1. Judge rules Colorado can’t deny funds to Christian preschool for affirming two biological sexes, By Sean Salai, The Washington Times, October 26, 2023 A federal judge has ruled that Colorado officials cannot deny universal preschool funds to a Christian school over campus policies upholding the biblical belief in two biological sexes. In the decision issued Saturday, U.S. District Judge Daniel Domenico blocked the state from excluding Darren Patterson Christian Academy from the taxpayer-funded program on the basis that affirming only male and female sexes violates anti-discrimination requirements. “Exclusion of a preschool is inherently anti-universal, and denying participation based on one’s protected beliefs or speech is not equitable,” wrote Judge Domenico, a Trump appointee.  https://www.washingtontimes.com/news/2023/oct/25/judge-rules-colorado-cant-deny-funds-to-christian-/__________________________________________________________ 2. Pope’s big synod on church future produces first document, but differences remain over role of women, By Nicole Winfield, Associated Press, October 25, 2023, 2:11 PM Pope Francis’ big meeting on the future of the Catholic Church headed into its final stretch Wednesday, with differences over the role of women still dividing the assembly even as it produced its first document after a month of debate. The Vatican released a letter from the 364-member synod, or meeting, to rank-and-file faithful, updating them in general terms on where things stand in their deliberations. It was approved 336-12 by the voting members of the assembly, which for the first time has included 54 women voting alongside bishops. The letter said the church going forward must be committed to listening to everyone, especially the poor and marginalized and victims of abuse by clergy. The church, it said, must commit itself “concretely and structurally to ensuring that this does not happen again.”  The whole process has generated tremendous hope for change among progressive Catholics and resistance from conservatives. In the letter released Wednesday, synod members made clear that those differences remain and will be outlined in more detail in a 40-page synthesis document that will be voted on Saturday night.  https://www.washingtonpost.com/world/2023/10/25/vatican-women-synod-pope/5652a990-735a-11ee-936d-7a16ee667359_story.html__________________________________________________________ 3.  Tennessee attorney general sues federal government over abortion rule blocking funding, By Kimberlee Kruesi, Associated Press, October 25, 2023, 7:15 PM Tennessee’s top legal chief says the federal government is wrongly withholding millions of dollars in family planning funds after the state refused to comply with federal rules requiring clinics to provide abortion referrals due to its current ban on the procedure. Attorney General Jonathan Skrmetti filed a complaint in U.S. District Court in Knoxville earlier this week seeking to overturn the U.S. Department of Health and Human Services decision. “We are suing to stop the federal government from playing politics with the health of Tennessee women,” Skrmetti said in a statement. “Our lawsuit is necessary to ensure that Tennessee can continue its 50-year track record of successfully providing these public health services to its neediest populations.” An HHS spokesperson said the department does not comment on pending litigation.  https://www.washingtonpost.com/national/2023/10/25/tennessee-abortion-clinic/7dfc1670-7369-11ee-936d-7a16ee667359_story.html__________________________________________________________ 4. Pope Francis on women deacons: ‘Holy orders is reserved for men’, By Hannah Brockhaus, Catholic News Agency, October 25, 2023, 12:35 PM Pope Francis reaffirmed the impossibility of women becoming priests, or even modern Church deacons, in an interview for a book released Tuesday in Italy. The question of whether some women in the early Church were “deaconesses” or another kind of collaborator with the bishops is “not irrelevant, because holy orders is reserved for men,” the pope said. The pope’s answers to questions about women’s roles in the Church were included in a book published in June in Spanish as “El Pastor: Desafíos, razones y reflexiones sobre su pontificado.”  About the possibility of women deacons, Francis pointed out that the diaconate “is the first degree of holy orders in the Catholic Church, followed by the priesthood and finally the episcopate.”  https://www.catholicnewsagency.com/news/255804/pope-francis-on-women-deacons-holy-orders-is-reserved-for-men__________________________________________________________ 5. The Synod On Synodality At The Halfway Point, By George Weigel, First Things, October 25, 2023, Opinion The Synod on Synodality meeting this month is the first of a two-part synodal assembly; the second session is scheduled to meet a year from now, in October 2024. No one is sure what will happen between now and then in terms of agenda-setting and process, but some important questions have been raised, and some serious concerns surfaced, during the first half of this synodal double-header.   What is this? The Synod’s Instrumentum Laboris (Working Document) referred to “the Synod . . . in which the XVI Ordinary General Assembly of the Synod of Bishops will take place.” Is this a synodal sandwich, in which what was once known as the Synod of Bishops happens within “the Synod”? What kind of authority does a synodal sandwich have? What, exactly, is “the Synod,” and the role and authority of bishops within it?  Recovery of what? Invention of what? Since its inception in 2021, it has been said, not least by the pope, that this “synodal process” is recovering an ancient Christian practice that was never lost in the Christian East, but which had lain fallow in the Christian West for centuries. It is worth noting, however, that not a single churchman from the Christian East, Catholic or Orthodox, recognizes in Synod-2023 what is meant in their churches by a “Synod.” Nothing has been recovered in this process; but something is being invented. What is it? Theology, please. The conversations “in the Spirit” during the closely controlled small-group discussions at Synod-2023 have too often been dominated by sociological clichés, not serious theology. This is particularly true of the discussion of Holy Orders and who the Church can ordain, in which theological considerations—Christ’s spousal relationship to the Church, for example—were rarely encountered.  Yet it was precisely secularized cliché-mongering that led to the implosion in the 1980s of the once-promising Anglican–Roman Catholic dialogue, as the Archbishop of Canterbury explained to John Paul II that the Church of England’s decision to ordain women to its priesthood was heavily influenced by social change (e.g., if Margaret Thatcher can be prime minister of the U.K., why shouldn’t the Church of England ordain women?). Similarly lame thinking, devoid of serious theology, has been evident in the small-groups’ discussions of evangelization, often framed by secular notions of inclusivity that have little to do with conversion to Christ. And where, over the past two millennia, has the Catholic Church described and categorized people by their sexual desires (i.e., as “LGBTQ+ Catholics”)? Isn’t there a serious theological problem here? Broadening the bandwidth. It seems likely that the dramatis personae at Synod-2024 will be the same cast of characters gathered in Rome this month. However, this would raise serious questions about an assembly that claims to be representative of the universal Church. Over the past three weeks, it has become obvious that Synod-2023 (not unlike the German “Synodal Way”) is largely an assembly of Church professionals, and a narrow band of Church professionals at that. There seems not to be a single parish priest at Synod-2023. Religious sisters from growing institutes of consecrated life are notably absent, while religious sisters from dying communities are present and prominent. Leaders from lay-led evangelization ministries like FOCUS (the Fellowship of Catholic University Students) are absent, while other lay Catholics are here because they tick certain boxes in the game of identity politics.         What’s wrong with real debate? The “Conversation in the Spirit” methodology of Synod-2023’s small groups not only discourages engaging differences; it virtually bans discussing them, because the participants are supposed to be “listening,” not debating. Which of course means dodging issues. The method also suggests that all opinions are equal (because they must be assumed to be Spirit-inspired), which is both nonsense and an insult to the Holy Spirit. The same lack of true tolerance—the engagement of differences within a bond of charity and civility—has marred the Synod’s general congregations, where those allowed to speak are carefully chosen by the Synod managers and then confined to very brief statements, with no follow-up questioning. Neo-colonialism lives. The Synod’s focus on certain “hot-button” issues—the ordination of women, the alphabet anthropology of the LGBTQ+ activists present—seems to many African and Asian bishops another exercise in the neo-colonialism against which the pope has warned. This must be addressed before Synod-2024, and the living parts of the world Church, especially those in Africa, afforded more respect for their experience and their concerns than they have received this month. https://www.firstthings.com/web-exclusives/2023/10/the-synod-on-synodality-at-the-halfway-point__________________________________________________________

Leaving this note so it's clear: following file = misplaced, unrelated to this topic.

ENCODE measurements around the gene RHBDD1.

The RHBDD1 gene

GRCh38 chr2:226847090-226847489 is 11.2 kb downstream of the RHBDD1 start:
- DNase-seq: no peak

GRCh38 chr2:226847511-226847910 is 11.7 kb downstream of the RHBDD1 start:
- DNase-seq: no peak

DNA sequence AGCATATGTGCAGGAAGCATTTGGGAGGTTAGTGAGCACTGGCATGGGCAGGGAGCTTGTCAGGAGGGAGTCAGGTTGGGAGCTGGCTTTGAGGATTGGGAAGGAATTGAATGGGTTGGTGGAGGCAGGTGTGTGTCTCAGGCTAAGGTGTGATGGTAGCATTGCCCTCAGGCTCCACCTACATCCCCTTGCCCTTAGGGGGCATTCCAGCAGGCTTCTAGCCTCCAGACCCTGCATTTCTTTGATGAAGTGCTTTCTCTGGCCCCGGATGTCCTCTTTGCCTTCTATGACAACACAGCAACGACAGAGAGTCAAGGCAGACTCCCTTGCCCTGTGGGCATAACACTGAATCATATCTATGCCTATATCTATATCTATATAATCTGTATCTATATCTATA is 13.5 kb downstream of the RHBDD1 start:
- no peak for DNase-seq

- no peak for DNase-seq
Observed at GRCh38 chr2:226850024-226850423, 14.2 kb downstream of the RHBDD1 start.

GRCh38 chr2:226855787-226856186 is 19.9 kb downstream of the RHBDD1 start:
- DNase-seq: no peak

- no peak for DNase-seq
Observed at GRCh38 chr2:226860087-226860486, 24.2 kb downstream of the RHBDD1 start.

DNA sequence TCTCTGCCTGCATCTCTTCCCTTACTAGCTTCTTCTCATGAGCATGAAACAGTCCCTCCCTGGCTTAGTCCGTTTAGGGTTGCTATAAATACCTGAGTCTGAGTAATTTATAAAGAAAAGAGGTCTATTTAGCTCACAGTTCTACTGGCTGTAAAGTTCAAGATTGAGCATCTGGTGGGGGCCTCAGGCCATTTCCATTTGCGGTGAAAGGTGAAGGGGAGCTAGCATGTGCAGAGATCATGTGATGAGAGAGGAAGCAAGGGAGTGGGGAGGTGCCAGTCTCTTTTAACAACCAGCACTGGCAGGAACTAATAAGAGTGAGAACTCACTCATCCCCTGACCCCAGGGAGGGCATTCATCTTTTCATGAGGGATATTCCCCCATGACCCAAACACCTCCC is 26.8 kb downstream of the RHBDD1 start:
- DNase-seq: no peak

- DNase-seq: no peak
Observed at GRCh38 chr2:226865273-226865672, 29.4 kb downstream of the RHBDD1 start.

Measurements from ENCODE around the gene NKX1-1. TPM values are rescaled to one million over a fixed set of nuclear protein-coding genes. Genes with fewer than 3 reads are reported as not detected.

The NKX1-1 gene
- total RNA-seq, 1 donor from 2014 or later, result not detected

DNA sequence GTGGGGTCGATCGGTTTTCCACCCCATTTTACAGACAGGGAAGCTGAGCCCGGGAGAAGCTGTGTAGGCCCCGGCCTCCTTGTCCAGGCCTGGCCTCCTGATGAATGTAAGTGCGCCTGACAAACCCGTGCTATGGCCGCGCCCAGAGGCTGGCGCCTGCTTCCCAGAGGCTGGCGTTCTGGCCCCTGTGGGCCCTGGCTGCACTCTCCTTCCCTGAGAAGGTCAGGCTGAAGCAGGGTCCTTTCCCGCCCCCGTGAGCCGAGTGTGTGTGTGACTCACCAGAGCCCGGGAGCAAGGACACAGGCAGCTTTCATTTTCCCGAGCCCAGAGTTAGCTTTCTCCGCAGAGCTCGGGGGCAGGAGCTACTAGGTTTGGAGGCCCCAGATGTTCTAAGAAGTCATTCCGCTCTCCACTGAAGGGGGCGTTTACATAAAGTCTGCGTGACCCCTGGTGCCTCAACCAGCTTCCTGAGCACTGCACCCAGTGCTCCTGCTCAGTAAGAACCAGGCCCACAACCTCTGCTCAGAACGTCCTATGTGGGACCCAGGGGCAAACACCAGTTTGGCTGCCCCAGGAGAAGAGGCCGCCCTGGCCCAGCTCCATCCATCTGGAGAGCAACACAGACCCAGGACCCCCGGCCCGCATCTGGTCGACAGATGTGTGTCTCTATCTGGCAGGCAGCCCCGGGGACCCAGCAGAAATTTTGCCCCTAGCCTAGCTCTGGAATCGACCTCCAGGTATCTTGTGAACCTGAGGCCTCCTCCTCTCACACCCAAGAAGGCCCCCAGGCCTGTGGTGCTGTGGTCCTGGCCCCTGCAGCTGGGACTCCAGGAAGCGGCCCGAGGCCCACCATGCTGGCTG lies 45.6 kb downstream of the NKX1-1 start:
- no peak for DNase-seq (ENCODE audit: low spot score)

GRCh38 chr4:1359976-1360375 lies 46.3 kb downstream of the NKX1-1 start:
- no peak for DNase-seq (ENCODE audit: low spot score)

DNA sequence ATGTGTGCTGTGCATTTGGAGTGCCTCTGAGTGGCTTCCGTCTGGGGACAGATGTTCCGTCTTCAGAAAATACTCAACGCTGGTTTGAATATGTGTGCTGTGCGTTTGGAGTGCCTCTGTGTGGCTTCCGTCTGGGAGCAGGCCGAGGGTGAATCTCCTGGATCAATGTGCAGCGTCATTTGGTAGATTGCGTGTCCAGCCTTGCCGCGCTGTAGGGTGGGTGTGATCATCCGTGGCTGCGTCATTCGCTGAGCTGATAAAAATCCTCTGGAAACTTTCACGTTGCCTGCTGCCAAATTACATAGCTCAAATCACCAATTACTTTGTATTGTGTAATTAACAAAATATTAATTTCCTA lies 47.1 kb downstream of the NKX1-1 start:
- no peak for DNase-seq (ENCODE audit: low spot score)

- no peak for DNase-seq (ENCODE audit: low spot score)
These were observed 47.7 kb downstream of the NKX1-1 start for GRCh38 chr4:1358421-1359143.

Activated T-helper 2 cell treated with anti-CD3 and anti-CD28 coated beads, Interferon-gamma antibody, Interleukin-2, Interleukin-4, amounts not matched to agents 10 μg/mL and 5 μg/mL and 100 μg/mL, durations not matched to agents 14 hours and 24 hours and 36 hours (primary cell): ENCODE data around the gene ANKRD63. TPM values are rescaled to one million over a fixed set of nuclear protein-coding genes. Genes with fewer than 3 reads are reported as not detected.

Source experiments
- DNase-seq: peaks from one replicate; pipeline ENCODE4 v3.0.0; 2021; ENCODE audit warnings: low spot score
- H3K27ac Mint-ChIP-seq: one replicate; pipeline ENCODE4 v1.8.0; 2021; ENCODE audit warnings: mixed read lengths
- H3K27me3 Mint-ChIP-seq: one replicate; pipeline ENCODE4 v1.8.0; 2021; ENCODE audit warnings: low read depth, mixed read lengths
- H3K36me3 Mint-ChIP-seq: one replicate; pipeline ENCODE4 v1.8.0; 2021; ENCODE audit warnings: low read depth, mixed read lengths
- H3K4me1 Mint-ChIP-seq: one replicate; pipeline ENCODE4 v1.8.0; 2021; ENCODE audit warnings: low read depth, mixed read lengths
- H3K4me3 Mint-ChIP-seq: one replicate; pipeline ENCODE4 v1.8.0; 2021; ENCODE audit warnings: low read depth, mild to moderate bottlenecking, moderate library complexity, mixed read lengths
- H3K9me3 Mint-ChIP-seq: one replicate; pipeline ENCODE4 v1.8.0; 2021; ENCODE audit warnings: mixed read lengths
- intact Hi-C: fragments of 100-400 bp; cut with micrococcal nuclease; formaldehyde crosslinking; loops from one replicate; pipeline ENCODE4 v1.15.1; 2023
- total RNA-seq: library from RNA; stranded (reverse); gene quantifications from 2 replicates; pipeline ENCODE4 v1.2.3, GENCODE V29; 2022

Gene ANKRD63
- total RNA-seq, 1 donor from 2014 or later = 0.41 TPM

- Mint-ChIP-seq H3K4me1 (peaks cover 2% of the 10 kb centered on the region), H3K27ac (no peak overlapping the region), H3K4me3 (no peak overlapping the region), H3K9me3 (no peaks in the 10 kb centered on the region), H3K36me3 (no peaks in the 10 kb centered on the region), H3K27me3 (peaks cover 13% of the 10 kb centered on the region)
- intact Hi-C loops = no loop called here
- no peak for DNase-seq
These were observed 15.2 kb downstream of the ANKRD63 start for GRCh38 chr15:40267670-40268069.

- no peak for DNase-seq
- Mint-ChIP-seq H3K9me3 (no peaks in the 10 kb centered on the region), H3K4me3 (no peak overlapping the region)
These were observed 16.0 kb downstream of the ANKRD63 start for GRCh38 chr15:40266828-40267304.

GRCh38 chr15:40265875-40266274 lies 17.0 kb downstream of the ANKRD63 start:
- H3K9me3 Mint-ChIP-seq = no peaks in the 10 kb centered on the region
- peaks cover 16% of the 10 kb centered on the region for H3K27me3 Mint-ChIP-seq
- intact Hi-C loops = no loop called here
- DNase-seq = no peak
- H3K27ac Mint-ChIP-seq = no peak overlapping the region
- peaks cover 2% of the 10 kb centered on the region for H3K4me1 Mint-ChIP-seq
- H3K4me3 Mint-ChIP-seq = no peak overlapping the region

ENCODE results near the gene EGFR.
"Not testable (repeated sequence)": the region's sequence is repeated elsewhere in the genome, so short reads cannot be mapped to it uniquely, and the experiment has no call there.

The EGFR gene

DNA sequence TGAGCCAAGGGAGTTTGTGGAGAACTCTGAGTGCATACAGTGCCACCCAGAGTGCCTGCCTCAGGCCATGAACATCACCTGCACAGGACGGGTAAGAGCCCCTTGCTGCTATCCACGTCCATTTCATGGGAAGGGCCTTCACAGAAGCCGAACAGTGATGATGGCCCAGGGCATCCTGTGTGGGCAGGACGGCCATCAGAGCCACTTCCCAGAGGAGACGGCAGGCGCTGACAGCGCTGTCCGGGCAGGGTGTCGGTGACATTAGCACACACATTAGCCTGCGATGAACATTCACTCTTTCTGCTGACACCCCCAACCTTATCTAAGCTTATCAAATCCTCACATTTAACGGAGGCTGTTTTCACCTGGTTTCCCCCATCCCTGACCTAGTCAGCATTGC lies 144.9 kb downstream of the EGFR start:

TCA Media Monitoring provides a snapshot from national newspapers and major Catholic press outlets of coverage regarding significant Catholic Church news and current issues with which the Catholic Church is traditionally or prominently engaged. The opinions and views expressed in the articles do not necessarily reflect the views of The Catholic Association.